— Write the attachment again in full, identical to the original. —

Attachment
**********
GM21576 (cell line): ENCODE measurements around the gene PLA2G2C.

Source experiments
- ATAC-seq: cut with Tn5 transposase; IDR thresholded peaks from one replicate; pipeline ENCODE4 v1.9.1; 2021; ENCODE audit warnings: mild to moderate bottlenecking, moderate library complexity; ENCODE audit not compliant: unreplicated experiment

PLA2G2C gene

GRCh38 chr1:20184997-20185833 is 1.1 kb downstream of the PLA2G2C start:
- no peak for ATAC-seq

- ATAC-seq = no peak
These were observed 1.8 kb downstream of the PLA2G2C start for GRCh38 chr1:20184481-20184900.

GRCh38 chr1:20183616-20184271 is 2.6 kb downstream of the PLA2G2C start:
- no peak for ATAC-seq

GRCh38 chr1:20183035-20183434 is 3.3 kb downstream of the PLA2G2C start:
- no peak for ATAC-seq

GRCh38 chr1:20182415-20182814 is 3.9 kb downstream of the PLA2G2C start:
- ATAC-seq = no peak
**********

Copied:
GM21576 (cell line): ENCODE measurements around the gene PLA2G2C.

Source experiments
- ATAC-seq: cut with Tn5 transposase; IDR thresholded peaks from one replicate; pipeline ENCODE4 v1.9.1; 2021; ENCODE audit warnings: mild to moderate bottlenecking, moderate library complexity; ENCODE audit not compliant: unreplicated experiment

PLA2G2C gene

GRCh38 chr1:20184997-20185833 is 1.1 kb downstream of the PLA2G2C start:
- no peak for ATAC-seq

- ATAC-seq = no peak
These were observed 1.8 kb downstream of the PLA2G2C start for GRCh38 chr1:20184481-20184900.

GRCh38 chr1:20183616-20184271 is 2.6 kb downstream of the PLA2G2C start:
- no peak for ATAC-seq

GRCh38 chr1:20183035-20183434 is 3.3 kb downstream of the PLA2G2C start:
- no peak for ATAC-seq

GRCh38 chr1:20182415-20182814 is 3.9 kb downstream of the PLA2G2C start:
- ATAC-seq = no peak